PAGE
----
Executive Office for Immigration Review, Justice.
Proposed rule with request for comments.
This rule proposes to change the rules and procedures concerning the standards of representation and professional conduct for attorneys and other practitioners who appear before the Executive Office for Immigration Review (EOIR), which includes the immigration judges and the Board of Immigration Appeals (Board), and to clarify who is authorized to represent and appear on behalf of individuals in proceedings before the Board and the immigration judges. Current regulations set forth who may represent individuals in proceedings before EOIR and also set forth the rules and procedures for imposing disciplinary sanctions against attorneys or other practitioners who engage in criminal, unethical, frivolous, or unprofessional conduct before EOIR. The proposed revisions would increase the number of grounds for discipline and improve the clarity and uniformity of the existing rules while incorporating miscellaneous technical and procedural changes. The changes proposed herein are based upon the Attorney General's recent initiative for improving the adjudicatory processes for the immigration judges and the Board, as well as EOIR's operational experience in administering the disciplinary program since the current process was established in 2000.
Written comments must be submitted on or before September 29, 2008.
Please submit written comments to John N. Blum, Acting General Counsel, Executive Office for Immigration Review, 5107 Leesburg Pike, Suite 2600, Falls Church, Virginia, 22041. To ensure proper handling, please reference RIN No. 1125-AA59 or EOIR docket number 160P on your correspondence. You may view an electronic version and provide comments via the Internet by using the www.regulations.gov comment form for this regulation. When submitting comments electronically, you must include RIN No. 1125-AA59 in the subject box. Additional information regarding the posting of public comments is in the SUPPLEMENTARY INFORMATION section.Start Further Info
FOR FURTHER INFORMATION CONTACT:
John N. Blum, Acting General Counsel, Executive Office for Immigration Review, 5107 Leesburg Pike, Suite 2600, Falls Church, Virginia, 22041, telephone (703) 305-0470 (not a toll-free call).End Further Info End Preamble Start Supplemental Information
Posting of Public Comments
Please note that all comments received are considered part of the public record and made available for public inspection online at http://www.regulations.gov. Such information includes personal identifying information (such as your name, address, etc.) voluntarily submitted by the commenter.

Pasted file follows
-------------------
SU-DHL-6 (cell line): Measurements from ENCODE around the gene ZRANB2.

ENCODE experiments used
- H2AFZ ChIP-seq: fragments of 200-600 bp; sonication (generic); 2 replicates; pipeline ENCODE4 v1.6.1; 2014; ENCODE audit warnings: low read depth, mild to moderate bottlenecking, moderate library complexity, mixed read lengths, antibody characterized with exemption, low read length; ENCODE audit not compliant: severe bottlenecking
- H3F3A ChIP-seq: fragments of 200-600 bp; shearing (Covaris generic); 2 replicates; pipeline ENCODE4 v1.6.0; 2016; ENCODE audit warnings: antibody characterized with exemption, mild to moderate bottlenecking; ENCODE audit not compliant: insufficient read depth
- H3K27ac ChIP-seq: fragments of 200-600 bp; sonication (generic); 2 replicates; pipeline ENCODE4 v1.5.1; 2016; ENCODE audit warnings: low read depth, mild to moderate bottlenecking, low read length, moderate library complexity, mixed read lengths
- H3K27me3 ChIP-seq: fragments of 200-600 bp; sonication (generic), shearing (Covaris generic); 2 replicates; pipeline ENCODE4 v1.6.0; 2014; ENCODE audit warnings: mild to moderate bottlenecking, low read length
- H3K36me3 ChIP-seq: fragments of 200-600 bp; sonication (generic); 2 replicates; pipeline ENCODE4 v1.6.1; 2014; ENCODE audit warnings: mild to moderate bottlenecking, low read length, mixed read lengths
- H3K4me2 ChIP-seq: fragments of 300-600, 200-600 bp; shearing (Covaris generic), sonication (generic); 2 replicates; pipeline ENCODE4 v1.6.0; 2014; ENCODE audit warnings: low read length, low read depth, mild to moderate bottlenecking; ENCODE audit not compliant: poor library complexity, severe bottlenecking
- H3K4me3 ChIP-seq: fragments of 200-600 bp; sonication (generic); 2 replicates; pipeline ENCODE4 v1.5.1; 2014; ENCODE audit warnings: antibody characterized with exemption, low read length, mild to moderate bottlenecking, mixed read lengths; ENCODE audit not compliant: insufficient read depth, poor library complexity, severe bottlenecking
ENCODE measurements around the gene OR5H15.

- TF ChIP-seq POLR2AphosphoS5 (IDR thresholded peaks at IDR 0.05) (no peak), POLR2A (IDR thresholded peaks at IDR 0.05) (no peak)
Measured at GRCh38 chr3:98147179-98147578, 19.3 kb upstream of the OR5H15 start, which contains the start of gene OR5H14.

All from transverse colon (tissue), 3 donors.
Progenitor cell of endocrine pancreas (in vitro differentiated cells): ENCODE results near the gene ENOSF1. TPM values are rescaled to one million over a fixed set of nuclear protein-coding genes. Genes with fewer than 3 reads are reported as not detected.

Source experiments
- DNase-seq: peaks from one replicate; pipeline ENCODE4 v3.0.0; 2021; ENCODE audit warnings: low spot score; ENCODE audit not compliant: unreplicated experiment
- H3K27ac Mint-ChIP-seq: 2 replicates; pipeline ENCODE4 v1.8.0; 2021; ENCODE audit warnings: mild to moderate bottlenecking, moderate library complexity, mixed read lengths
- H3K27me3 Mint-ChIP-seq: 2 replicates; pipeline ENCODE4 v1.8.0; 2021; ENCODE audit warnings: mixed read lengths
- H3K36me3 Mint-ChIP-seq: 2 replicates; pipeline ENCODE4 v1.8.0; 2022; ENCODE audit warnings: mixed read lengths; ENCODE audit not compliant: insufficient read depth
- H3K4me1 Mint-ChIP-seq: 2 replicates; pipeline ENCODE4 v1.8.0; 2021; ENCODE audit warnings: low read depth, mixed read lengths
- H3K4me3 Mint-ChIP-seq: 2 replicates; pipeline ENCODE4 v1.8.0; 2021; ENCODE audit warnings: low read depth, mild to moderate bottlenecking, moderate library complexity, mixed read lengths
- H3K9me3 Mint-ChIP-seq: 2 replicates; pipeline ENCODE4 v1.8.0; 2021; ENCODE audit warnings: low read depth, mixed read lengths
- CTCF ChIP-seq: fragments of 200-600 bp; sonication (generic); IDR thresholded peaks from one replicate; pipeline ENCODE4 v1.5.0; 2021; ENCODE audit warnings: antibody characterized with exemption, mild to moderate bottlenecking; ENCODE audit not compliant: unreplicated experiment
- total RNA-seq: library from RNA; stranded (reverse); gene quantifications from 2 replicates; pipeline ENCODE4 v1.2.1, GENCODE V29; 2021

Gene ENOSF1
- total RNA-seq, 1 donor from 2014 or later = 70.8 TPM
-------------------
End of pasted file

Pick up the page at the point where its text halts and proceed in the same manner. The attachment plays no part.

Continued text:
If you want to submit personal identifying information (such as your name, address, etc.) as part of your comment, but do not want it to be posted online, you must include the phrase “PERSONAL IDENTIFYING INFORMATION” in the first paragraph of your comment. You must also locate all the personal identifying information you do not want posted online in the first paragraph of your comment and identify what information you want redacted.
If you want to submit confidential business information as part of your comment but do not want it to be posted online, you must include the phrase “CONFIDENTIAL BUSINESS INFORMATION” in the first paragraph of your comment. You must also prominently identify confidential business information to be redacted within the comment. If a comment has so much confidential business information that it cannot be effectively redacted, all or part of that comment may not be posted on http://www.regulations.gov.
Personal identifying information identified and located as set forth above will be placed in the agency's public docket file, but not posted online. Confidential business information identified and located as set forth above will not be placed in the public docket file. If you wish to inspect the agency's public docket file in person by appointment, please see the FOR FURTHER INFORMATION CONTACT paragraph.
This rule proposes to amend 8 CFR parts 1001, 1003, and 1292 by changing the present definitions and procedures concerning professional conduct for practitioners, which term includes attorneys and representatives, who Start Printed Page 44179practice before the Executive Office for Immigration Review (EOIR). The proposed rule seeks to implement measures in response to the Attorney General's recent assessment of the Board of Immigration Appeals (Board) and the Immigration Courts with respect to the authority that each tribunal utilizes in disciplining and deterring professional misconduct. The proposed rule also aims to improve EOIR's ability to effectively regulate practitioner conduct by implementing technical changes with respect to the definition of attorney and clarifying who is authorized to represent and appear on behalf of individuals in proceedings before the Board and the immigration judges.